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Abusive adults often use trust to create opportunity. A young athlete’s naivety can leave them vulnerable to this. Many are not aware they are being abused.

It can be very difficult for athletes and parents alike to know whether what is being said or done constitutes grooming. There can be a very fine line between genuine kindness and this intentional, manipulative form of abuse. But whilst it is sad to have to question others’ motives, being aware of the signs that a line has been crossed is a sensible move that can save a lot of heartaches further down the line.


We have included below the World Athletics definition of ‘grooming’:

Grooming is the process whereby an individual builds a relationship with a child encouraging them to trust them so that the groomer can manipulate and exploit them for their own advantage. Grooming an athlete’s family, entourage and friends often leads those individuals to believe that the groomer is dependable and trustworthy enabling the groomer to have access to the athlete. By manipulating the athlete and exploiting the relationship they will make the athlete believe they have to comply with the groomer’s demands. The power a groomer has over the child is used to isolate them from friends and family who might otherwise warn or caution them from complying with the groomer’s demands.

Grooming can take place online as well as in person; online grooming is often much quicker often due to the groomer pretending to be younger and sometimes a different gender than they are in reality. Groomers may provide advice to a child as well as offering gifts or attention.”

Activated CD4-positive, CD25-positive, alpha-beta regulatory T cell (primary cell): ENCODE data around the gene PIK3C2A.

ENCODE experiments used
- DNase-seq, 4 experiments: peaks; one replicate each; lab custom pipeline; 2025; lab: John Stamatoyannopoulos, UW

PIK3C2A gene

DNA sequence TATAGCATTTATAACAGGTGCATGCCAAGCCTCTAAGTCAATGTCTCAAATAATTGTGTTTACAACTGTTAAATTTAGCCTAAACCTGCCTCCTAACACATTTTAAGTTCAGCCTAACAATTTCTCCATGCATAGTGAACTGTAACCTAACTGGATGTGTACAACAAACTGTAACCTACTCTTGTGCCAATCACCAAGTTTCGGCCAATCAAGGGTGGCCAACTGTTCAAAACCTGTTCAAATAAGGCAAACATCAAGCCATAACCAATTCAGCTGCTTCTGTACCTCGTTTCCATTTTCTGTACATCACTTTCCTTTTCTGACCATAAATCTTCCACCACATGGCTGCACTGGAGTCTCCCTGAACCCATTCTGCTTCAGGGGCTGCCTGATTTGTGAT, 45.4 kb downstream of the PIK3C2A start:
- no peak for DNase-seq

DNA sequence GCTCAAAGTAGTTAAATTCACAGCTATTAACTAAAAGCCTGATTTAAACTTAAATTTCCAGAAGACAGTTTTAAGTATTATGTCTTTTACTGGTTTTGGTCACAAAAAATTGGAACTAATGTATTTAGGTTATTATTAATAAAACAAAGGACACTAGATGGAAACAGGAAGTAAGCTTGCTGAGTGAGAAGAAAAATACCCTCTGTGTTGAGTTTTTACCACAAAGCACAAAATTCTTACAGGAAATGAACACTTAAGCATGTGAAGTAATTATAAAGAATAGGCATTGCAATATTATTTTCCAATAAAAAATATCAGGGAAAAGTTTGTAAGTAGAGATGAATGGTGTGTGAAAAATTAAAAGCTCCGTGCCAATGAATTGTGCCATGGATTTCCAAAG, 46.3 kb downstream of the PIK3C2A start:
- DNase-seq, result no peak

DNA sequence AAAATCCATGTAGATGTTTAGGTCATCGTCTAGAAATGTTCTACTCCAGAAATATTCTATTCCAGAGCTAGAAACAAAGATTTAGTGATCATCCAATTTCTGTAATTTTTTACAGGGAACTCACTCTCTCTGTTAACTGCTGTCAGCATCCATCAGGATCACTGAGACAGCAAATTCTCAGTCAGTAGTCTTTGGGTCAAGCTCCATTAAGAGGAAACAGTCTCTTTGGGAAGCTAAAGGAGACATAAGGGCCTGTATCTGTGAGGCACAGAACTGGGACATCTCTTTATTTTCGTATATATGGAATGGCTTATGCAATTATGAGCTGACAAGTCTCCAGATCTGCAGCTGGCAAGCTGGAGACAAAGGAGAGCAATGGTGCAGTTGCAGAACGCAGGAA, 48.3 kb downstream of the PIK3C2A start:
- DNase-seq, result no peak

What You Can Do


  • Be aware that young athletes can be naive, and impressionable and, as such, are vulnerable prey to, for example, an abusive coach.

  • Be aware that an abuser will often use trust and friendship to deceive their victim, eg. grooming.

  • Look out for signs of grooming where, for example, a coach creates scenarios designed to encourage trust and dependency.

  • Look out for attempts to cement a friendship with the athlete outside of the sporting environment, eg. communications via social media/instant messaging, etc.

  • The repeated emphasis on the athlete’s potential and signs of favouritism within a training group are two potential red flags to look out for.

  • Be aware that grooming tactics can extend to parents and family members too. When trusted by the athlete’s support network, an abusive coach’s behaviours can go unnoticed.

  • Avoid scaremongering tactics with your young athlete… the last thing you want is for them to grow up unable to trust anyone…


Take Home Point

Grooming is a serious safeguarding issue that can have long-lasting psychological, emotional, and physical impacts on athletes. It is crucial for parents to be vigilant and to question motives, especially when levels of attention, kindness, and communication become more than shown to others. When a young athlete is made to feel special it can be a wonderful feeling (for both athlete and parents)… but this is precisely what abusers are hoping for and how manipulation becomes possible.

Be careful, question motives, report concerns, and don’t get sucked in…

It’s important that both you and your athlete understand that the vast majority of coaches and support staff are genuine, lovely people, who often give their time and expertise free of charge… and only want the very best for your young athlete.

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